That is how we should proceed in terms of Parliament. Government is another matter and that is why it is right that part 1 deals with the lobbying of Ministers of the Crown and of civil servants. That is a matter rightly confined to legislation.
I am most grateful to the hon. Gentleman for giving way, but he just mentioned civil servants. In fact, the Bill does not cover civil servants, just permanent secretaries. Is that not a failing and an oversight of the Bill?
I do not think it is. It is important to deal with the senior figures who will be important in decision making, and the Bill is right to do that.
The Bill is also absolutely right to confine itself to professional lobbyists. It is surely reasonable that when a public company—for example, Coca-Cola or Shell—has a meeting with Ministers, we know and understand that they will be promoting their own business. However, when an obscure lobbyist wanders into Downing street, we want to know who that obscure lobbyist is promoting. [Interruption.] Bing Crosby? I do not think he has been going to Downing street recently. As far as I am aware he is no longer alive. It is right that regulation should be at ministerial level. Crucially, the Bill defends the liberty of people to lobby, so it has got that difficult balance right. There has been talk about the long gestation period of the Bill. That has been because it has not been easy for the balance, between the protections of freedom of speech and the need to regulate lobbying, to be correctly aligned. The Government, in their wisdom, have succeeded magnificently in doing that.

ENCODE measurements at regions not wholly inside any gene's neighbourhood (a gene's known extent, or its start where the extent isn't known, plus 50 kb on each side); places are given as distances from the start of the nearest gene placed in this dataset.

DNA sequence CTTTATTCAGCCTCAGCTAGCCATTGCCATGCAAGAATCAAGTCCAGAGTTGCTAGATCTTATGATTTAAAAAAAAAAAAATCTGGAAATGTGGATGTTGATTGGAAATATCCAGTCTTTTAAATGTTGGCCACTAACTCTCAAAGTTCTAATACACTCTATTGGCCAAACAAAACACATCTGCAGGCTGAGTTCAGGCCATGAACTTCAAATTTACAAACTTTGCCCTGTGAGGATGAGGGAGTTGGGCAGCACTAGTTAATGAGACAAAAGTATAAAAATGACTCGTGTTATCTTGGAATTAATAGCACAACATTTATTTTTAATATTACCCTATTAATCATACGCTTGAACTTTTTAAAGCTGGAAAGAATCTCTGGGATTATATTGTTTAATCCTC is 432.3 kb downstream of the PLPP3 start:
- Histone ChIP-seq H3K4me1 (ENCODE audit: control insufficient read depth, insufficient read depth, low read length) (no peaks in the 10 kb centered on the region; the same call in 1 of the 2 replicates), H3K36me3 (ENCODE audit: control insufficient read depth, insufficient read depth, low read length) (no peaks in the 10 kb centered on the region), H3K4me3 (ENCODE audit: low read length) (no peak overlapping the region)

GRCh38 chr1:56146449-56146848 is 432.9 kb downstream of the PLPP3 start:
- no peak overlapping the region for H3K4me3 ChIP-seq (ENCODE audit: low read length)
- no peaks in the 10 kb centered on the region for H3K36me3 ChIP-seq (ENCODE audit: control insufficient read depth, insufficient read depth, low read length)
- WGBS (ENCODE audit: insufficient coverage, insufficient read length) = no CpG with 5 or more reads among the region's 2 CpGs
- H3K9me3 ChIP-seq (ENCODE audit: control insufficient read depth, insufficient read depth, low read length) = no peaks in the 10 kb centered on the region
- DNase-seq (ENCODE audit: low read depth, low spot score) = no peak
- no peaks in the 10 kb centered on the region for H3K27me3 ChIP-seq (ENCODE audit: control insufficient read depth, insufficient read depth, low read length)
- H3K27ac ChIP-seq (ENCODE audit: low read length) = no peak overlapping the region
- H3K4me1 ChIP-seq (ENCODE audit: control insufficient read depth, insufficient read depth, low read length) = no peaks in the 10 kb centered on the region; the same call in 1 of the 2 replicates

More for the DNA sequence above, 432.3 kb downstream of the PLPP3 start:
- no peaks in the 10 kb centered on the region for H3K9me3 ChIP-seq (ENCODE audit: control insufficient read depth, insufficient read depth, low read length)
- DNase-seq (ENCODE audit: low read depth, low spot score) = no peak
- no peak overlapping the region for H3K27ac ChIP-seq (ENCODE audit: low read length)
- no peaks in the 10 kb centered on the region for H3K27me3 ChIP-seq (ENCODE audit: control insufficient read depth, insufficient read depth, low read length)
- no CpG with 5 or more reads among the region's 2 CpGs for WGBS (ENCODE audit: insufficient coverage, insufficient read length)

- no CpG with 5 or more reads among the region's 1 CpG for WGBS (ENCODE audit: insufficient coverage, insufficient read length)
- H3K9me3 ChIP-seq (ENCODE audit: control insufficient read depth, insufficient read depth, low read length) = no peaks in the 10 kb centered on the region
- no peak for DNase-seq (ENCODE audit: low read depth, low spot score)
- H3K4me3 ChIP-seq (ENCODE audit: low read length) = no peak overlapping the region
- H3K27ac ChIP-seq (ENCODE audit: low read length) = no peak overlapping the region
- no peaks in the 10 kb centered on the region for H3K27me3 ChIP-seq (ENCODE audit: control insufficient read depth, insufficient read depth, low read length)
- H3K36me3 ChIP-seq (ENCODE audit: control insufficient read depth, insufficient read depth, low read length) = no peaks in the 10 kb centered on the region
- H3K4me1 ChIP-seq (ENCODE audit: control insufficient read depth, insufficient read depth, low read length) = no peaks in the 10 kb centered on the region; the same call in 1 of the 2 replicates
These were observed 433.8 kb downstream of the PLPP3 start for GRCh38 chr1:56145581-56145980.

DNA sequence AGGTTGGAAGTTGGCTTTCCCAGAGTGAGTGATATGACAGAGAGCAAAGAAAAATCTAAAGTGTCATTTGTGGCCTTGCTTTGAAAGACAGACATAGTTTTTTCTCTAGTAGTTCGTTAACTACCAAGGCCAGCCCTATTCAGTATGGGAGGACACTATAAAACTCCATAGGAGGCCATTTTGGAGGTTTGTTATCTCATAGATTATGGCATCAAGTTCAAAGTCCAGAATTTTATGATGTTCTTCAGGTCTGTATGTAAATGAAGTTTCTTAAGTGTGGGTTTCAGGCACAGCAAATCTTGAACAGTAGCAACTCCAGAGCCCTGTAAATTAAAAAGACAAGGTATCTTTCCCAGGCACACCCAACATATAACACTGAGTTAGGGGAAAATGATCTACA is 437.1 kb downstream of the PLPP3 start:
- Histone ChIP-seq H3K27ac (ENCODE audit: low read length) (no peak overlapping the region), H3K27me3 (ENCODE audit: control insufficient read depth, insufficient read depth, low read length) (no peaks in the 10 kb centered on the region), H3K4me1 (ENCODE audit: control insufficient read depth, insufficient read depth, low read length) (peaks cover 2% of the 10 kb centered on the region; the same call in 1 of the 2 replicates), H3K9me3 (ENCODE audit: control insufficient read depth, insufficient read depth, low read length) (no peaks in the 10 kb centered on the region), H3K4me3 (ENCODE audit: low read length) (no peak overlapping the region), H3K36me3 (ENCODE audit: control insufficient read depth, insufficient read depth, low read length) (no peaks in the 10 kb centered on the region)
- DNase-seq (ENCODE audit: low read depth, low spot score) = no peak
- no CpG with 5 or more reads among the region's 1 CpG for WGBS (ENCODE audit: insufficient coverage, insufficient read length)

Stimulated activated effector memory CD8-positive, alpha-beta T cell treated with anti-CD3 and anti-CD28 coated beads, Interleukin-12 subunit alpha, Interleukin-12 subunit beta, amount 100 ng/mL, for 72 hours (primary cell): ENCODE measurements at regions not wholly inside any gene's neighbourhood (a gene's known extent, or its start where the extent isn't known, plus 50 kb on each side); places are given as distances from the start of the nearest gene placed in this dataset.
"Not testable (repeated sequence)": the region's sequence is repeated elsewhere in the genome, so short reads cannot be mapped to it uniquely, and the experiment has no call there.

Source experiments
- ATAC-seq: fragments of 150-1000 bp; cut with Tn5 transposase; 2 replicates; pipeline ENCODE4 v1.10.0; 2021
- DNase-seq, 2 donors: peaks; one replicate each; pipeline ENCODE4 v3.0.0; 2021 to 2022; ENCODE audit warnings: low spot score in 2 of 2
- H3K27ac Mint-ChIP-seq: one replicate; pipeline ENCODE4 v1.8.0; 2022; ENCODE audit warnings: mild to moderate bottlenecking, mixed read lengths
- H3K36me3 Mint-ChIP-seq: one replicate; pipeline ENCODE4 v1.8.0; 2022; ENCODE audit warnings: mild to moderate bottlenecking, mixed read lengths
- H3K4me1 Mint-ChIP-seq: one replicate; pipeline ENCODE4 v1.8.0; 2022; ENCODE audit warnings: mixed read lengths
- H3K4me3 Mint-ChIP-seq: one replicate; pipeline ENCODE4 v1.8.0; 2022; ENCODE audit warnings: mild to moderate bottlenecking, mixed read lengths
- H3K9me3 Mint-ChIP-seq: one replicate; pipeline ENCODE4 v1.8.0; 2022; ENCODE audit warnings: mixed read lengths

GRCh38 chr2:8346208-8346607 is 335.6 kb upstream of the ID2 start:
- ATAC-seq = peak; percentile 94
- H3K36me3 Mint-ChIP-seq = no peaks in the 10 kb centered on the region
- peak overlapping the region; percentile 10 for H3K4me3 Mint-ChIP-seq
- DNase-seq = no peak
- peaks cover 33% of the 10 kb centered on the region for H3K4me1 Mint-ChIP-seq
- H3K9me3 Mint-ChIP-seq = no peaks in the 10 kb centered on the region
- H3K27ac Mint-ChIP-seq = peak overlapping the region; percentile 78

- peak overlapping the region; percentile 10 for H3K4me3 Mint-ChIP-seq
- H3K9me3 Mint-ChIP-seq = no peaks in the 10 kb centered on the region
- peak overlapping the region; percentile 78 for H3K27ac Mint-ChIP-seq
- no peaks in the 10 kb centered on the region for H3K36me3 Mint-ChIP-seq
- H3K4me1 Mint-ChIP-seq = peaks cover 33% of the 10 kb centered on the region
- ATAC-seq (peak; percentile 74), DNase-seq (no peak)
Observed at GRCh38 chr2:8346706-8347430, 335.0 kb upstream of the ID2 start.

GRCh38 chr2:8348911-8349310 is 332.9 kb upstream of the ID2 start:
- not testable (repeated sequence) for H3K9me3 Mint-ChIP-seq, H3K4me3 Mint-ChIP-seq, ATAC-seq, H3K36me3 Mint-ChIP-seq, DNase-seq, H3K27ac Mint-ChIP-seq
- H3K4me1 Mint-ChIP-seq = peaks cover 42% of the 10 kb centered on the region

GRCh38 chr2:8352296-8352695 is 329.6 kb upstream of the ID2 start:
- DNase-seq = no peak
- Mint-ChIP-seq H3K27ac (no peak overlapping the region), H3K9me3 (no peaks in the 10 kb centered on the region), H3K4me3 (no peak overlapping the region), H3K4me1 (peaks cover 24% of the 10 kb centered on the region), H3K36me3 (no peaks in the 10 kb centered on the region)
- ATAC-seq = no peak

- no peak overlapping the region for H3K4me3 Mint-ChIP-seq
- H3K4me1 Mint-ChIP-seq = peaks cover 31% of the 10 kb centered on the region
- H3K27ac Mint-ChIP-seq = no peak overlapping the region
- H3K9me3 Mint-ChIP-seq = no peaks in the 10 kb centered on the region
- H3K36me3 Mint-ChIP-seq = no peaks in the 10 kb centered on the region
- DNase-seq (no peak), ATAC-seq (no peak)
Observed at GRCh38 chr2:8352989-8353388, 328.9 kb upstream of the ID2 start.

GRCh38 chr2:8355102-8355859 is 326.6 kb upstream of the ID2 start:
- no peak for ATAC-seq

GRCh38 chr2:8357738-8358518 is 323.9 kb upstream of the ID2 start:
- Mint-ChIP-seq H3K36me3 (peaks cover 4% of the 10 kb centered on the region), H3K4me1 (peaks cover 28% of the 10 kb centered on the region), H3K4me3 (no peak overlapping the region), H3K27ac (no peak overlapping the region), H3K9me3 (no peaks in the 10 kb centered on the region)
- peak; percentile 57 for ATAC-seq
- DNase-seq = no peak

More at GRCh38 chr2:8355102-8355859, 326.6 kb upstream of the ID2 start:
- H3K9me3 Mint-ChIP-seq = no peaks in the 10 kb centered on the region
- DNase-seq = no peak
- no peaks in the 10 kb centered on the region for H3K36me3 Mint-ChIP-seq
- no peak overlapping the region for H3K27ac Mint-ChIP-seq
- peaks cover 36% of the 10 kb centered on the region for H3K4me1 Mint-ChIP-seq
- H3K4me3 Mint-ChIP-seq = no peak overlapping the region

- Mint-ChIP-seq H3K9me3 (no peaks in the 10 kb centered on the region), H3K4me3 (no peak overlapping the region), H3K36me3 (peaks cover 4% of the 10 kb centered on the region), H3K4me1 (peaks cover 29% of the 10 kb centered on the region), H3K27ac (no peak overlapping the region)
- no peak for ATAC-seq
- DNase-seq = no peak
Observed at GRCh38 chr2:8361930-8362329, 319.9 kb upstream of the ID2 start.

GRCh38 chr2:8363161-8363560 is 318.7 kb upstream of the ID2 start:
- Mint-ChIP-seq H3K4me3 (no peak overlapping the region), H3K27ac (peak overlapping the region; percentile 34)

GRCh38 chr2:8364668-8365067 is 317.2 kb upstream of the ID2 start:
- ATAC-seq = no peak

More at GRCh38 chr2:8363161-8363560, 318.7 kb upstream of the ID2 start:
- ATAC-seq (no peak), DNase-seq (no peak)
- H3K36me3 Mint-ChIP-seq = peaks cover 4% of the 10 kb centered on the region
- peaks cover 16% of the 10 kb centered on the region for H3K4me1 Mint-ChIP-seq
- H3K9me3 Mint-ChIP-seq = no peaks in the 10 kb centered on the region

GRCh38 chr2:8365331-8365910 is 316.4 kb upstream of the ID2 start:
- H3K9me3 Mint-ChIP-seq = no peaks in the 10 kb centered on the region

Part 2 is even better—it is the highlight of the Bill. It is so sensible that we should regulate third parties in the same way as political parties. The idea that a third party in a general election should be subject to less regulation than a political party that is openly fighting an election is the height of absurdity. The panic that we have had from the Opposition Benches and some in the charities section is glorious to behold. Glenda Jackson said that there was a firestorm—a literal firestorm—in Hampstead. I was hoping that London’s noble fire brigade was not going to go out and be disappointed—that it would not react as when it was summoned by Matilda, as you will remember, Mr Deputy Speaker: it came out in all its glory and, of course, there was no fire, because Matilda called the fire brigade when there was not a fire to be seen. Eventually, there was, and she burnt to death. That is the danger of saying that there are firestorms, when in fact this is a perfectly sound Bill.